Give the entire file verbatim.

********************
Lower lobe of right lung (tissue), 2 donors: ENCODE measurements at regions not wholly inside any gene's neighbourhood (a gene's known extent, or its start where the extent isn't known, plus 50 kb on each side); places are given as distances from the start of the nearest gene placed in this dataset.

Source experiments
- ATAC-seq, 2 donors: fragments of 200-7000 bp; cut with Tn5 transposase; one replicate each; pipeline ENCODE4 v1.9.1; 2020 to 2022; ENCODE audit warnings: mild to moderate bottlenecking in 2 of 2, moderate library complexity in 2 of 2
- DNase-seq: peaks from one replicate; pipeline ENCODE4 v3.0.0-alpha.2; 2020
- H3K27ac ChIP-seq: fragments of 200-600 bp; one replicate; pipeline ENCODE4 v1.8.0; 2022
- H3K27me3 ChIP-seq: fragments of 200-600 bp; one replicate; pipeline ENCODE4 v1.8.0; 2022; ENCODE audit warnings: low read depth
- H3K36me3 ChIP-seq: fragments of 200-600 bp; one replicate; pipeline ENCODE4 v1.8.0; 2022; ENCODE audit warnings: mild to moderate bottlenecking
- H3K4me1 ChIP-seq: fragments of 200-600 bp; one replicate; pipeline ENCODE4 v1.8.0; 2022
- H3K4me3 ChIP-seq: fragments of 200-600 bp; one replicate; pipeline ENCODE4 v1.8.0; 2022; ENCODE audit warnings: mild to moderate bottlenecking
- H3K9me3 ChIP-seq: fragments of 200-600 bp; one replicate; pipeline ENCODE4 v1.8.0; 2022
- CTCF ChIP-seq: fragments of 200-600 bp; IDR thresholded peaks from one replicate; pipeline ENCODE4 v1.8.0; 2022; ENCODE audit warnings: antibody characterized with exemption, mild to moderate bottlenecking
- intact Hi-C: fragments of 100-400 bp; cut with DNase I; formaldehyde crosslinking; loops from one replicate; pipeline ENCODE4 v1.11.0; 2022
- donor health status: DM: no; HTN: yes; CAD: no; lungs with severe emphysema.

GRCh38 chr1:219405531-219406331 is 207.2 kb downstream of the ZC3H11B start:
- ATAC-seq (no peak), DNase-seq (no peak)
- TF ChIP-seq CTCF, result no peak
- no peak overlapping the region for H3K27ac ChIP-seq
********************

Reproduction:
Lower lobe of right lung (tissue), 2 donors: ENCODE measurements at regions not wholly inside any gene's neighbourhood (a gene's known extent, or its start where the extent isn't known, plus 50 kb on each side); places are given as distances from the start of the nearest gene placed in this dataset.

Source experiments
- ATAC-seq, 2 donors: fragments of 200-7000 bp; cut with Tn5 transposase; one replicate each; pipeline ENCODE4 v1.9.1; 2020 to 2022; ENCODE audit warnings: mild to moderate bottlenecking in 2 of 2, moderate library complexity in 2 of 2
- DNase-seq: peaks from one replicate; pipeline ENCODE4 v3.0.0-alpha.2; 2020
- H3K27ac ChIP-seq: fragments of 200-600 bp; one replicate; pipeline ENCODE4 v1.8.0; 2022
- H3K27me3 ChIP-seq: fragments of 200-600 bp; one replicate; pipeline ENCODE4 v1.8.0; 2022; ENCODE audit warnings: low read depth
- H3K36me3 ChIP-seq: fragments of 200-600 bp; one replicate; pipeline ENCODE4 v1.8.0; 2022; ENCODE audit warnings: mild to moderate bottlenecking
- H3K4me1 ChIP-seq: fragments of 200-600 bp; one replicate; pipeline ENCODE4 v1.8.0; 2022
- H3K4me3 ChIP-seq: fragments of 200-600 bp; one replicate; pipeline ENCODE4 v1.8.0; 2022; ENCODE audit warnings: mild to moderate bottlenecking
- H3K9me3 ChIP-seq: fragments of 200-600 bp; one replicate; pipeline ENCODE4 v1.8.0; 2022
- CTCF ChIP-seq: fragments of 200-600 bp; IDR thresholded peaks from one replicate; pipeline ENCODE4 v1.8.0; 2022; ENCODE audit warnings: antibody characterized with exemption, mild to moderate bottlenecking
- intact Hi-C: fragments of 100-400 bp; cut with DNase I; formaldehyde crosslinking; loops from one replicate; pipeline ENCODE4 v1.11.0; 2022
- donor health status: DM: no; HTN: yes; CAD: no; lungs with severe emphysema.

GRCh38 chr1:219405531-219406331 is 207.2 kb downstream of the ZC3H11B start:
- ATAC-seq (no peak), DNase-seq (no peak)
- TF ChIP-seq CTCF, result no peak
- no peak overlapping the region for H3K27ac ChIP-seq